Grant-Williams Bemoans Over-Singing Epidemic

Renee Grant-Williams

American TV audiences can’t seem to get enough of the phenomenally successful show known as American Idol, but noted vocal coach Renee Grant-Williams could do with a little less of the show’s over-the-top vocal performances, which she describes as “painfully loud and meaningless over-singing.” Grant-Williams, one of the nation’s leading voice experts and coach to some of the music industry’s biggest stars, points to this week’s duet by  a former guest judge and partner as a prime example.

“By shamelessly over-singing, Demi Lovato and Joe Jonas managed to destroy what might otherwise have been a perfectly decent song,” Grant-Williams says. “Their performance was over-loud, over-ornamented, mutually over-competitive and ultimately banal. The lyrics to “Make a Wave,” written by Scott Krippayne and Jeffrey D. Peabody, are very positive and send a very powerful message. However, these two singers obscured the words so badly by over-singing, that I had to look up the lyrics to see what they were actually saying. The very essence of a song is to touch the listener by conveying a message of some kind. That’s difficult to do when no one can get a grip on the melody or understand what’s being said.”

Grant-Williams feels these non-verbal squiggles should be there for one reason only – to emphasize the powerful emotion of the song. “When a singer ornaments, it should be because, at that moment, the singer’s emotions are running so high that words will not suffice; the singer is only capable of a visceral response too powerful to put into mere words.”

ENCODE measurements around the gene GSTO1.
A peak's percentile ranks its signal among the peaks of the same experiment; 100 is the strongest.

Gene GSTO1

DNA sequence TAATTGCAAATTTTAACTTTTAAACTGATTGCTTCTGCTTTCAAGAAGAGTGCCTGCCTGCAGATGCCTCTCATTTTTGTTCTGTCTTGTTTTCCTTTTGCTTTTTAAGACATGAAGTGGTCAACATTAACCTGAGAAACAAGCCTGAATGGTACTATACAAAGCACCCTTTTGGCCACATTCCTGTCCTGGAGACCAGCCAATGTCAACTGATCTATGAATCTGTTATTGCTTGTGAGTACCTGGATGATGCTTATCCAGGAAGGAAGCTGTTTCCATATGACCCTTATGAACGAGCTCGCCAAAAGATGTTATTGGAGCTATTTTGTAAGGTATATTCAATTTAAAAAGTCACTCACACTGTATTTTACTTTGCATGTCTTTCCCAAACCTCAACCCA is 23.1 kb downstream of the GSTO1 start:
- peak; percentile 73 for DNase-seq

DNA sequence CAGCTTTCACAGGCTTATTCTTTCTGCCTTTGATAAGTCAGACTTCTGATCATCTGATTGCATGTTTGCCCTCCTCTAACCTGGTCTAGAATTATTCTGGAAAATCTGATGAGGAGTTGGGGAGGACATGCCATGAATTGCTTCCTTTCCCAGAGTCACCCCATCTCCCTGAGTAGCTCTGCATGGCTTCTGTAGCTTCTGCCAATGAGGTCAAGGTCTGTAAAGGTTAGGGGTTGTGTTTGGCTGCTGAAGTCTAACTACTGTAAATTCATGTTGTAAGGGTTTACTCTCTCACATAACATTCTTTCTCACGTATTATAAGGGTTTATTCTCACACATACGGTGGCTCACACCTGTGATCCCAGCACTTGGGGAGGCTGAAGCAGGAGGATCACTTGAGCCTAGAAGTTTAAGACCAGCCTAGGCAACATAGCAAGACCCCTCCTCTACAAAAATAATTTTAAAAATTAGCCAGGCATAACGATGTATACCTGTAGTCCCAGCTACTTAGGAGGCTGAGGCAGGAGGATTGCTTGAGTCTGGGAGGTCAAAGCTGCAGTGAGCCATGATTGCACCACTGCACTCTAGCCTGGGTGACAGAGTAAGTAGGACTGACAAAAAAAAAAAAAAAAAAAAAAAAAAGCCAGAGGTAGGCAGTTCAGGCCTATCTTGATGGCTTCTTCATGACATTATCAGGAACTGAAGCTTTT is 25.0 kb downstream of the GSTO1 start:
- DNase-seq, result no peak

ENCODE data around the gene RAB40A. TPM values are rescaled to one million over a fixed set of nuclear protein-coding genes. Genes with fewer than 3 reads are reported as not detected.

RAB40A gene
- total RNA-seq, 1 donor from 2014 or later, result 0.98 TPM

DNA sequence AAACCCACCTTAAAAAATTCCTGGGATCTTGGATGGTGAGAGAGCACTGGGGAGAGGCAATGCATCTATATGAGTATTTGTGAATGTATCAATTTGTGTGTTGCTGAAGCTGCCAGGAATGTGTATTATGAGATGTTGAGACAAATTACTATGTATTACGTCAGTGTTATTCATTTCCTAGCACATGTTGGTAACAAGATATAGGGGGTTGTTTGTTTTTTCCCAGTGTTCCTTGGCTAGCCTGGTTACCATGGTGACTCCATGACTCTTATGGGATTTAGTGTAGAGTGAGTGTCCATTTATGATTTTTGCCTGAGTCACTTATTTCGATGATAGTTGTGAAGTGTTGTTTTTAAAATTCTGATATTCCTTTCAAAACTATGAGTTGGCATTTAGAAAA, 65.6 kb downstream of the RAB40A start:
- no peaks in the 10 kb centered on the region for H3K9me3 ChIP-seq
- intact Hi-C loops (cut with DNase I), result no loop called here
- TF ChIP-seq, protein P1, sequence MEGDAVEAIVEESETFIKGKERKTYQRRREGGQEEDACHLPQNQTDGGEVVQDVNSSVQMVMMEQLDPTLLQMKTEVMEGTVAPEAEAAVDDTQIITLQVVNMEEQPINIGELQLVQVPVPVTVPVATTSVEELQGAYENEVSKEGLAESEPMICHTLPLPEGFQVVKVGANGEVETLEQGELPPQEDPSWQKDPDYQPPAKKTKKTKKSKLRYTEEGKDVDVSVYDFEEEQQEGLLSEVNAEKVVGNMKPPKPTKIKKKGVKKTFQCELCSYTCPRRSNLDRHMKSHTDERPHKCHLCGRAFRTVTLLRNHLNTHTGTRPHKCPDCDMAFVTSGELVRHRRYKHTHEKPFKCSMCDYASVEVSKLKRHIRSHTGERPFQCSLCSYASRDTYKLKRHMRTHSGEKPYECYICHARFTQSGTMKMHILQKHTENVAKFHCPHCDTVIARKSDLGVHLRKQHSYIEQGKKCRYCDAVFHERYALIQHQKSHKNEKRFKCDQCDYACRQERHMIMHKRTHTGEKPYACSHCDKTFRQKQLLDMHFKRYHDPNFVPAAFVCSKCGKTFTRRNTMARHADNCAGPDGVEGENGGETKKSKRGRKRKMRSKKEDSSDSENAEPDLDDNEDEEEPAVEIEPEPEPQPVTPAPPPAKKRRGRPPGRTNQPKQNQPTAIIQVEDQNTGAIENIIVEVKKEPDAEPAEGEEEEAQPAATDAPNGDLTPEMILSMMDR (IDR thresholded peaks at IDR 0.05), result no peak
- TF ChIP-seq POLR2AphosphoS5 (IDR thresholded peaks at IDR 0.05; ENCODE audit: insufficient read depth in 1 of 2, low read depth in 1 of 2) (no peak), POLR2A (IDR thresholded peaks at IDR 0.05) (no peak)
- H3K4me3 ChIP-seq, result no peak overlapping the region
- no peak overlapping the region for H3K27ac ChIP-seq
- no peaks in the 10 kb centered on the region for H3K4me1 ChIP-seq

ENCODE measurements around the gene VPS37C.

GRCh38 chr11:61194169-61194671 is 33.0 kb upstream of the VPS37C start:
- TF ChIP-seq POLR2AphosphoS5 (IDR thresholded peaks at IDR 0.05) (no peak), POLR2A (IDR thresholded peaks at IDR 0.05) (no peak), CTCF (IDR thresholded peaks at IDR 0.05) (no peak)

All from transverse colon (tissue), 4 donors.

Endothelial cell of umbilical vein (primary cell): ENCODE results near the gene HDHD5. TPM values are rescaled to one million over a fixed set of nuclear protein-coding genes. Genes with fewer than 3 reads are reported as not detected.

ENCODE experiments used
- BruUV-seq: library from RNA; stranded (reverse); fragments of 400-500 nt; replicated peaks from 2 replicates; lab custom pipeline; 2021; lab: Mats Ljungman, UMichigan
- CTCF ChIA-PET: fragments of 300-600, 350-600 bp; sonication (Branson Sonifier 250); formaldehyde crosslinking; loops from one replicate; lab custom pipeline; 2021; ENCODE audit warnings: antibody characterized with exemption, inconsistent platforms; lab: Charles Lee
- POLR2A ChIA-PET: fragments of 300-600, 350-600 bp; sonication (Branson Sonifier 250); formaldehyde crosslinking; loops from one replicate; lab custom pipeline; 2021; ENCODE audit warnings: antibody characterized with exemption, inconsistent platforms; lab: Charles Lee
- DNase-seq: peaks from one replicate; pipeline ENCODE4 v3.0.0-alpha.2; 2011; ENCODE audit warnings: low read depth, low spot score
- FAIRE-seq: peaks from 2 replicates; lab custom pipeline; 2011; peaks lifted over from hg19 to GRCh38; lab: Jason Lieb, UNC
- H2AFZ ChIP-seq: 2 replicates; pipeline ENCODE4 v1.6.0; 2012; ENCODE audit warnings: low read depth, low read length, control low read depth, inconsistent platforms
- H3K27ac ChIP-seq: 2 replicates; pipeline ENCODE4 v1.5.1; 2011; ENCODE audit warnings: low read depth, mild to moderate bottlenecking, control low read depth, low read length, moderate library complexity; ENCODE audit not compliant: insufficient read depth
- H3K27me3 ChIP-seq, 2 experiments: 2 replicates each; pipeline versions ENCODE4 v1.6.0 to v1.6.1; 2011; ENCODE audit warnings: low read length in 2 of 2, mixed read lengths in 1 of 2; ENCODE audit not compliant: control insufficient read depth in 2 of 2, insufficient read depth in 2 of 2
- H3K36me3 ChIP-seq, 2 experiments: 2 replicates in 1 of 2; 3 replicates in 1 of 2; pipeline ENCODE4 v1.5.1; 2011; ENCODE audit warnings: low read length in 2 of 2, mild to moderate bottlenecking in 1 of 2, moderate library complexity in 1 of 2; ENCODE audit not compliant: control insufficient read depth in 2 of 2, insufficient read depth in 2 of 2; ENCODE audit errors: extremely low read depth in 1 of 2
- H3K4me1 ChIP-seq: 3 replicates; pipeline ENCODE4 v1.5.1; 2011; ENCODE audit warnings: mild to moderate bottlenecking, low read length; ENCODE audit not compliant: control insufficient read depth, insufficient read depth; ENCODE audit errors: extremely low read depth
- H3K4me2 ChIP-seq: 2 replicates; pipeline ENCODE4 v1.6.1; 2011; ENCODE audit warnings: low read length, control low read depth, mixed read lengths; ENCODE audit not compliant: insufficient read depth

She also feels that singers she encounters are increasingly belting out songs to the point where words don’t matter. “We seem to be caught up in an epidemic of loud,” she says. “Singing should be more subtle than just slinging a lot of voice around. If you sing with a thundering voice, you sacrifice the honesty, intimacy, and integrity of music. Yet, this style is presented to millions of TV viewers as desirable.”

“You just don’t hear the level of ear-splitting over-singing in Australia and other places like you do here in America,” says Grant-Williams, who recently returned from a sold-out teaching-tour of Australia. Observations she made during tours in Europe and South America confirm that this phenomenon is especially prevalent in the United States. “I’m convinced it’s due in part to the tremendous influence in the US of talent shows where over-singing is rewarded. I still think America has the best singers on the planet. They just need to bring down the volume and focus on the words and the emotions. I’m determined to do what I can to curb these phenomenon before they get out of hand.”

Grant-Williams has as few simple suggestions to help singers get back to the basics of good singing:

1. A song is a one-way conversation, a singer must be very intimate with the words.
2. Singing should be like speaking with the audience, there’s no need to yell.
3. Use consonants and silence to indicate the most important words of the song.
4. Use inflection sparingly as you would use spices, too much will ruin the song.

Grant-Williams coaches aspiring performers as well as celebrities including Keith Urban, Kenny Chesney, Miley Cyrus, Faith Hill, the Dixie Chicks, Tim McGraw, Christina Aguilera, Linda Ronstadt, Randy Travis, and Huey Lewis. She is a former instructor at the San Francisco Conservatory of Music as well as the former director of the Division of Vocal Music at the University of California, Berkeley. For more information visit www.myvoicecoach.com.

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